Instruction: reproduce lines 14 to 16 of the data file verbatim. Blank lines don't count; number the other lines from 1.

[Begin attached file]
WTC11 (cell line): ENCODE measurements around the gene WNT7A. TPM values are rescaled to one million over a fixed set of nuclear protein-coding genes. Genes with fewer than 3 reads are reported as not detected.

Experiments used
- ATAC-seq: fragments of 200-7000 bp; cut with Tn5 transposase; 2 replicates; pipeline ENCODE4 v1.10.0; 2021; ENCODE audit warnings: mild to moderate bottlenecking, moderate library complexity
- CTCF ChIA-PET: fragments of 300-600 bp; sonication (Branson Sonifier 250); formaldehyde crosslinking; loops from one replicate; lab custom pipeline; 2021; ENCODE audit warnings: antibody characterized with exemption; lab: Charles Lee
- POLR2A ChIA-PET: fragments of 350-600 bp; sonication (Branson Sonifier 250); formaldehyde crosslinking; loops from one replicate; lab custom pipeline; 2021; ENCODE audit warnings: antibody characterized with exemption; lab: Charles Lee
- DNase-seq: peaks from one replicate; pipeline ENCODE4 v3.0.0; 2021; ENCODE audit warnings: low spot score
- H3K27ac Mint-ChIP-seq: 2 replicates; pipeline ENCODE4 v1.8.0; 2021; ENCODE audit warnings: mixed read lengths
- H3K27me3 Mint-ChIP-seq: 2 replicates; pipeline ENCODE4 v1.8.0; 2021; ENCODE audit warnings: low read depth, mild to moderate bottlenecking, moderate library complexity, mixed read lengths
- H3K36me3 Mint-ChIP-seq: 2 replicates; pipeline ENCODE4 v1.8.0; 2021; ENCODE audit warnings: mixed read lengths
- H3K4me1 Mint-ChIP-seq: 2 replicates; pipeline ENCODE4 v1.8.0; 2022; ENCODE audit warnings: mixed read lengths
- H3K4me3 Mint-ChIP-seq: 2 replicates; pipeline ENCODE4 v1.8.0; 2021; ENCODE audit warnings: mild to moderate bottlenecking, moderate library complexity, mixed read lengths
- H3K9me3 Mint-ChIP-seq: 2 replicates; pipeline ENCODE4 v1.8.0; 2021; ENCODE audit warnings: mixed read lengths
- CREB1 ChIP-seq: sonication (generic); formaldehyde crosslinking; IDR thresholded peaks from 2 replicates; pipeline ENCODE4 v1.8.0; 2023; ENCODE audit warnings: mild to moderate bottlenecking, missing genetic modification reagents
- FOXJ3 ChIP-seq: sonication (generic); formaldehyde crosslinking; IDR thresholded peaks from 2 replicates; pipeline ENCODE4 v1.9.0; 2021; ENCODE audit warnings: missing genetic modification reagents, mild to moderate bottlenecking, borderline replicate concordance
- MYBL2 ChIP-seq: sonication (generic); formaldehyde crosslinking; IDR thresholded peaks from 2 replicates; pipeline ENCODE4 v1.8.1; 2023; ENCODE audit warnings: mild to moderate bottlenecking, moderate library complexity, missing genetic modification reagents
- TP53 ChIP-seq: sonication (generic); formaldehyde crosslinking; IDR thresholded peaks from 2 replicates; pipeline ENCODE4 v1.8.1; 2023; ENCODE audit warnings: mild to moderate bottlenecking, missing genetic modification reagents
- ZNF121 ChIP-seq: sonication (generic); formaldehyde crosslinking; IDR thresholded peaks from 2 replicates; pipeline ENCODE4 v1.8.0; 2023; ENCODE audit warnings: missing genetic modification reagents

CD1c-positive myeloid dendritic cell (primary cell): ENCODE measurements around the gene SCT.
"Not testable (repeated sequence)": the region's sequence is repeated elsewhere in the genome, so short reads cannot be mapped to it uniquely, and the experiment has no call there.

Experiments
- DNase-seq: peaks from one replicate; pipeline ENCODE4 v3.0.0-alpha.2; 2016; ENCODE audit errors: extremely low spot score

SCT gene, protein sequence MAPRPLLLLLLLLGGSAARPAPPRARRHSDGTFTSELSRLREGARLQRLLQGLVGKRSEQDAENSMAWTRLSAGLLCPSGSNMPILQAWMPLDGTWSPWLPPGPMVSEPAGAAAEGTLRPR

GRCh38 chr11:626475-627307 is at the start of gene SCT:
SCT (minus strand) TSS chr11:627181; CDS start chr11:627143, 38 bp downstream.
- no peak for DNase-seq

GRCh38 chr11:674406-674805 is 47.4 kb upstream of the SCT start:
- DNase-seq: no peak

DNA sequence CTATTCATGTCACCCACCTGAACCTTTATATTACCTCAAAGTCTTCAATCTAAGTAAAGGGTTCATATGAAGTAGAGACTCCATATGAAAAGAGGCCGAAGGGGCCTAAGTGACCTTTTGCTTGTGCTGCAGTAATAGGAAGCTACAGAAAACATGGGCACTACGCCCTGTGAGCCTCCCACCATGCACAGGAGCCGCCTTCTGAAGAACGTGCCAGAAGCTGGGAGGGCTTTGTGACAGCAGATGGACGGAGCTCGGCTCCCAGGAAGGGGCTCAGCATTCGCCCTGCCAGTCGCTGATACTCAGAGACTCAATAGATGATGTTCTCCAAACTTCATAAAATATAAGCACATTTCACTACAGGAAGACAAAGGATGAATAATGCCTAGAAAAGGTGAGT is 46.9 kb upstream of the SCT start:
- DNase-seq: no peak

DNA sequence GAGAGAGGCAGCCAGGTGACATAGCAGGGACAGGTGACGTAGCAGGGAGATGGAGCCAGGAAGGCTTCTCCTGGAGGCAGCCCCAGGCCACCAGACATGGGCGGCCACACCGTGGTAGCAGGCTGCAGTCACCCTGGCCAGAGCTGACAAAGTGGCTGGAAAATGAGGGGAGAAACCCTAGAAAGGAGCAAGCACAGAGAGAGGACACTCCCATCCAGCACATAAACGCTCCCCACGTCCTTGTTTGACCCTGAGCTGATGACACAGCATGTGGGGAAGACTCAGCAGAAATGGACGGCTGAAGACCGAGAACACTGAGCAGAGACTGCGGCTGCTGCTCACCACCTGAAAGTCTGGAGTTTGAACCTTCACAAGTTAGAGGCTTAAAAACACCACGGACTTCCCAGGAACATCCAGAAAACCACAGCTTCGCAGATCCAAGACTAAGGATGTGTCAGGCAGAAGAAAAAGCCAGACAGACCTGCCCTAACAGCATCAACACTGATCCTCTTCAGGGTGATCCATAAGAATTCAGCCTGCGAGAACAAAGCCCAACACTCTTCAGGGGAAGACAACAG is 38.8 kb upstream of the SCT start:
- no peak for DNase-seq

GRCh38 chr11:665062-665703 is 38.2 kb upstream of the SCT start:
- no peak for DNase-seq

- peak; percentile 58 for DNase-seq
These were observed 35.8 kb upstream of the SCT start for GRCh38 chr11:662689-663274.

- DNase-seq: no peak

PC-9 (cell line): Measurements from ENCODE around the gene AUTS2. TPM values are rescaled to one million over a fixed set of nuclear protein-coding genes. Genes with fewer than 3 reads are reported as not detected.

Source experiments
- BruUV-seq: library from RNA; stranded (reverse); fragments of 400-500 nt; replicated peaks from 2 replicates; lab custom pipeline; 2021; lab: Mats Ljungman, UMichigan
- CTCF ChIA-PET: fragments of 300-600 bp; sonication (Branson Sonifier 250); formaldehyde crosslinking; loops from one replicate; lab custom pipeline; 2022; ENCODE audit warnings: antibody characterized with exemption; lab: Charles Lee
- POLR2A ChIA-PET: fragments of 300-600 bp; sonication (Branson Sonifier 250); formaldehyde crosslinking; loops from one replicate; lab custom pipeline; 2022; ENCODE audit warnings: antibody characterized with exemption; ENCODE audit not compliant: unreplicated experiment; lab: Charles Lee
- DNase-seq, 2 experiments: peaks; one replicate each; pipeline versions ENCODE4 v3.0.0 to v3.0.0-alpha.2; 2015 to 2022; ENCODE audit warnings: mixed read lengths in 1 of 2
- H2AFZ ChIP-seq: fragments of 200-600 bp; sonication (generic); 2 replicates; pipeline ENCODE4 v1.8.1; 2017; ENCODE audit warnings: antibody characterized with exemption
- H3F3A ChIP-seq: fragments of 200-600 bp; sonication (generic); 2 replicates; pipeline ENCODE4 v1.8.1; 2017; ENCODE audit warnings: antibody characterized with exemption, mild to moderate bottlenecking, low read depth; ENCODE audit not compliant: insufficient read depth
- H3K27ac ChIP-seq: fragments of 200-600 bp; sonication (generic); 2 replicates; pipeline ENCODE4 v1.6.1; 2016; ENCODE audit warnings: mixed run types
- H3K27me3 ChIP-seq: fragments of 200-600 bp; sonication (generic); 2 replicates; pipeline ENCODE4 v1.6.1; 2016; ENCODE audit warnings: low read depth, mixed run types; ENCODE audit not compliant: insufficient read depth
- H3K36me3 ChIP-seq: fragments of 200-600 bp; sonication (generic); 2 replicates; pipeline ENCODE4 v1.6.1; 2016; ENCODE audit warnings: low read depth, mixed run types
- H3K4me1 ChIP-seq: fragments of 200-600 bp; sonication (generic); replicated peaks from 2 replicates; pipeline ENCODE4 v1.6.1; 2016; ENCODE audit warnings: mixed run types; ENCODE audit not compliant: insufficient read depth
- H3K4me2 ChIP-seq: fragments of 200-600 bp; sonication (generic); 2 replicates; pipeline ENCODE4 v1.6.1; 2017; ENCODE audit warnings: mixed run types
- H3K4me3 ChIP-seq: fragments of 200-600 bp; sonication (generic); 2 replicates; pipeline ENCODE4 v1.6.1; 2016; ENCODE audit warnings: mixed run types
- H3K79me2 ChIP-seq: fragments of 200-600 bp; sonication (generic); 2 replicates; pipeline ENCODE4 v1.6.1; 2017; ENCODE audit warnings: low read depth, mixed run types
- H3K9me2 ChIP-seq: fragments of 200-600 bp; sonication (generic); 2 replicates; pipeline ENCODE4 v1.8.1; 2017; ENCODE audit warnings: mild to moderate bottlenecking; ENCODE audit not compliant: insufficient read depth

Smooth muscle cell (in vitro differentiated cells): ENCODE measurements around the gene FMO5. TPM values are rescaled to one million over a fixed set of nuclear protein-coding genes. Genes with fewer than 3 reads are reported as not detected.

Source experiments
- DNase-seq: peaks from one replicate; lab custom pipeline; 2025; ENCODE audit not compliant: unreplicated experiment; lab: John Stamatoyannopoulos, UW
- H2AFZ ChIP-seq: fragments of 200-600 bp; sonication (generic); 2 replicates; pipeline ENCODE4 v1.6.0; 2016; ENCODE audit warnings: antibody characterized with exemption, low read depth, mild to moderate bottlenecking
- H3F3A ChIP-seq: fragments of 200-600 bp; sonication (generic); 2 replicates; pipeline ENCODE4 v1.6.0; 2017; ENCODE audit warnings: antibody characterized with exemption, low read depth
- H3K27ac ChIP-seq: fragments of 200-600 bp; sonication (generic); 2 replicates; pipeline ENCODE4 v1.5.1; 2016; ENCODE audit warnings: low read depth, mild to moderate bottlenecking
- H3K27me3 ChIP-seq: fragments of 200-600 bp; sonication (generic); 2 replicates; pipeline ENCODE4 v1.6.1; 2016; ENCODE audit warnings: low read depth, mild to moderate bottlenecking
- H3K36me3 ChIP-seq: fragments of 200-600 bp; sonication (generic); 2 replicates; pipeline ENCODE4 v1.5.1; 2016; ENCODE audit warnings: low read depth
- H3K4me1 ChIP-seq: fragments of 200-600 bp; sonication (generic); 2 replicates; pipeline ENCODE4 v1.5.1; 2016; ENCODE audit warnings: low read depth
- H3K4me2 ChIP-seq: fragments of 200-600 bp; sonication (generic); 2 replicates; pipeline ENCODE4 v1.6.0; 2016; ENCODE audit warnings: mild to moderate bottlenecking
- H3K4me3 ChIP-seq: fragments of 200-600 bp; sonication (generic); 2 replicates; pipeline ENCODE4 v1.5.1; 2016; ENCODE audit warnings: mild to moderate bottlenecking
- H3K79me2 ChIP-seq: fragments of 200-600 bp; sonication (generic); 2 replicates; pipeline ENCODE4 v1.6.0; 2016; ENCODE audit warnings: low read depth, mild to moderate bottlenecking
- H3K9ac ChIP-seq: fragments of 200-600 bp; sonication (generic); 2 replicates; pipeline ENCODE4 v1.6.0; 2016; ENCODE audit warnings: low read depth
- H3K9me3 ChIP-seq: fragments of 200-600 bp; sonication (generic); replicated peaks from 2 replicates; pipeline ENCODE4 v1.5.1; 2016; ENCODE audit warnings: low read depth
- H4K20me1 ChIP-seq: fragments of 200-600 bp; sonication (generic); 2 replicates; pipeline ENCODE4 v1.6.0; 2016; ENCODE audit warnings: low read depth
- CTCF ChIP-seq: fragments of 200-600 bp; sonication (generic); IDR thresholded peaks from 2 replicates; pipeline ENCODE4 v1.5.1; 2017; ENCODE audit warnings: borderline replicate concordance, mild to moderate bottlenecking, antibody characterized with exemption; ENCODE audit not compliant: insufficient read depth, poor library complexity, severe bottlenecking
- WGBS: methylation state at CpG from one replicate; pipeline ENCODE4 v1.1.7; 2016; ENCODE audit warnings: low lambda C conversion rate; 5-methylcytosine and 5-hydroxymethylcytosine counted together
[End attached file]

- FOXJ3 ChIP-seq: sonication (generic); formaldehyde crosslinking; IDR thresholded peaks from 2 replicates; pipeline ENCODE4 v1.9.0; 2021; ENCODE audit warnings: missing genetic modification reagents, mild to moderate bottlenecking, borderline replicate concordance
- MYBL2 ChIP-seq: sonication (generic); formaldehyde crosslinking; IDR thresholded peaks from 2 replicates; pipeline ENCODE4 v1.8.1; 2023; ENCODE audit warnings: mild to moderate bottlenecking, moderate library complexity, missing genetic modification reagents
- TP53 ChIP-seq: sonication (generic); formaldehyde crosslinking; IDR thresholded peaks from 2 replicates; pipeline ENCODE4 v1.8.1; 2023; ENCODE audit warnings: mild to moderate bottlenecking, missing genetic modification reagents